IndyCar game delayed until 2024, or maybe never (3rd Update)
It may almost be time to stick a fork in the new IndyCar Game – it appears done, as in kaput.
A report from the IndyStar published Monday highlights the studio’s bleak financials that have led to repeated delays, loss of staff, multiple changes in its board, and even a new CEO.
Last week, Stephen Hood took over the role of chairman from Dmitry Kozko after the game developer saw negative cash flows of nearly $20 million in 2022. As the report points out, in the first week of February 2023 alone, Kozko had raised up to $11.32 million to support its many commitments with various racing series, but the cash burn has been fast and furious.
Can bankruptcy be far behind?
During a call to discuss 2022 Q4 earnings, Kozko told investors that Motorsport Games had experienced losses of more than $70 million over the last two years. More worryingly, Kozko said that he did not believe the company had “sufficient cash on hand to fund our operations for the remainder of 2023.”
So where does this leave IndyCar’s first video game in decades? Nowhere.
IndyCar president and CEO Mark Miles appears to be confident that a game is coming.
He’s not sure.
Because he signed a bad deal.
“My comment (at Thermal to IndyStar during preseason testing regarding the release of IndyCar’s first video game in nearly 20 years) was based on what they [Motorsport Games] were telling us at the time,” Miles told the outlet in Long Beach.
“And as they worked through their situation, how much capital they have, how much has been raised, and how much burn is there, they came to the conclusion they had to have a delay.
“I know for a fact that they’ve scanned every track [and drivers]. I don’t know if it’s just fine-tuning left or if there’s more to flesh out, but I do know a lot of work has been done. From what I’ve seen, it looks incredibly realistic. They want it to be what a track looks like, down to the signage and the surroundings, and that’s really important to us,” Miles added.
Meanwhile, iRacing got the IndyCar shaft – when IndyCar signed the Motorsport Games deal, iRacing was told to terminate IndyCar racing on its platform. This really pissed off all IndyCar fans.
Meanwhile, many are hoping the rumor that Liberty Media wants to buy IndyCar turns out to be true.
March 25, 2023
Meanwhile, the World of Outlaws released a badass sprint car game with the help of iRacing and it was so popular that they’re releasing a big update this summer.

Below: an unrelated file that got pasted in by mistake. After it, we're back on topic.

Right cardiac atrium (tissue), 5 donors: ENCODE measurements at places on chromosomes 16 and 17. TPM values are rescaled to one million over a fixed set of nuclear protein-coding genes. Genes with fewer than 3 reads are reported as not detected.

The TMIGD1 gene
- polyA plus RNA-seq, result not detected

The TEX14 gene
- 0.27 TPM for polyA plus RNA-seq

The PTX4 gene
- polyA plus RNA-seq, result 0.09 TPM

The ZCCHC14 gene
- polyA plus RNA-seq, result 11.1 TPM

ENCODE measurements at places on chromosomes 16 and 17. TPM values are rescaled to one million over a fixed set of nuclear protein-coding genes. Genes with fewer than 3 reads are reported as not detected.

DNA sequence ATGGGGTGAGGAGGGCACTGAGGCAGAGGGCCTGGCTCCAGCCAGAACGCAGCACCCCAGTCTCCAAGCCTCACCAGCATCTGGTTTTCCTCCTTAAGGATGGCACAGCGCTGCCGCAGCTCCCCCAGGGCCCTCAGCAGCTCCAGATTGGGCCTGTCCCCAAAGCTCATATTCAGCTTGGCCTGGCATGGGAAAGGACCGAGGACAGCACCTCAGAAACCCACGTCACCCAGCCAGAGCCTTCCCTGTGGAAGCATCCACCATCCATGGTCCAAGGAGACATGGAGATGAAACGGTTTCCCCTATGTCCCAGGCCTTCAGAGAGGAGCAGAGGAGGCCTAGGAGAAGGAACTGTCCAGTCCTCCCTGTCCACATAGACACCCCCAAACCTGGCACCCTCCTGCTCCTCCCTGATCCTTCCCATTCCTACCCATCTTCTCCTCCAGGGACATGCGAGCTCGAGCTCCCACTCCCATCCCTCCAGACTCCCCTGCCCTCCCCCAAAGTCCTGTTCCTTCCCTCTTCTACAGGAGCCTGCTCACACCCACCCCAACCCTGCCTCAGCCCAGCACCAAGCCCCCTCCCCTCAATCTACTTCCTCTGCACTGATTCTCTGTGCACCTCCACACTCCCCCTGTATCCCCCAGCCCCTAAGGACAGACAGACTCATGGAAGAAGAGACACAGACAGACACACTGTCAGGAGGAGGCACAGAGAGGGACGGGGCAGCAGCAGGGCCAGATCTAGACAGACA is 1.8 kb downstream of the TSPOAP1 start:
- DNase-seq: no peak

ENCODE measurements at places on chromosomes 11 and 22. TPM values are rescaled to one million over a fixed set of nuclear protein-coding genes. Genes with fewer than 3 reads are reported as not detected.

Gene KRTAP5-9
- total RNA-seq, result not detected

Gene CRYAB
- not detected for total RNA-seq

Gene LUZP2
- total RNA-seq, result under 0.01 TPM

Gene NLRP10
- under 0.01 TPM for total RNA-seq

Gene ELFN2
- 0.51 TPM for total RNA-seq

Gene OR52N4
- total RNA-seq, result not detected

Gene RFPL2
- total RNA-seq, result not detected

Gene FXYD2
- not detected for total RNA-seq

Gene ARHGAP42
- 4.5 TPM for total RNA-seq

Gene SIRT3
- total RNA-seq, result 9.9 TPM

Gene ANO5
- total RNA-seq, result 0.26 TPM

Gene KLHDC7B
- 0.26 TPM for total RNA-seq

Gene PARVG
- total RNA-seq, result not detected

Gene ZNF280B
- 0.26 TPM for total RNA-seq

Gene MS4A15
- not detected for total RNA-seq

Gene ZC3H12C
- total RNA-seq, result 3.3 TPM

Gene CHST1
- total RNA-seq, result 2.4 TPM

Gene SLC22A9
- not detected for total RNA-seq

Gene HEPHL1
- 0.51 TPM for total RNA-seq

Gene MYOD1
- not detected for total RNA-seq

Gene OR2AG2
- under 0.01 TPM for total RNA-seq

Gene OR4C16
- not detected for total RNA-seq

IndyCar fans loved iRacing and the series has really given them the royal screw.
March 25, 2023
CORRECTION: We forgot that all references to IndyCar were removed from iRacing.
So now there’s nothing anywhere since this promise to IndyCar fans in 2021.
March 24, 2023
IndyCar fans have iRacing. They couldn’t care less about IndyCar’s new game.
Fledgling driving video game developer Motorsport Games has announced that its official IndyCar game has been pushed back to 2024.
Originally announced in July 2021, the first dedicated PC and console game of the American open-wheel championship since Codemasters’ IndyCar Series 2005 was slated for a 2023 release.
This has changed today, 24th March 2023, as announced on the company’s full-year 2022 earnings call.
“For our IndyCar game, we continue to make strides in our development efforts,” said Motorsport Games’ CEO Dmitry Kozko during the presentation.
“But we do not believe we will be in a satisfactory position to release it to the community this year.
“The IndyCar community has not had a dedicated game in over a decade and we want to make sure that our IndyCar game is on par with other major racing games out there, with enough features to keep IndyCar and other fans excited.”
Further context to the decision behind the delay was provided later in the call by the company which also has licenses for dedicated NASCAR, 24 Hours of Le Mans and British Touring Car Championship games.
“I think one point that we really want to make clear, that we touched on in our call, is that we really took a step back and took a serious look at the quality of products we deliver, especially when it comes to an IndyCar product,” explained Kozko.
“We want to make sure that the standard that the IndyCar community is looking for in their product is surpassed, we want to make sure that we exceed their expectations.”
Motorsport Games has since announced that it will not make further games based on its technology base and instead has enlisted the erstwhile KartKraft development team to create IndyCar wholly in Unreal.
“Our track record with Ignition doesn’t show that capability so far,” continued Kozko.
“So we essentially have to take even a higher standard to ourselves to make sure that when we do release that game, it starts a proper momentum.
“So for us, it’s an investment for the long run of making a decision, even though we are seeing the game in the proper stage right now.
“There [are] moving cars, there [are] tracks, there [are] certain elements that are supposed to be in the game. But we just do not believe that it’s up to par for what the community will expect…
“…We understand that taking extra time and extra investment into that will ultimately, in the long run, pay off for us.”
For the fourth quarter of its 2022 financial year, Motorsport Games’ revenue was $3.8 million, a 54% fall year-on-year. Gross profit was $2.3 million compared to $3.3 million for the same period in the prior year, a decrease of $1 million, while gross profit margin improved to 60.6% from 40.5%.
It still recorded a net loss of $4.8 million, compared to a net loss of $7 million 12 months earlier. —Traxion—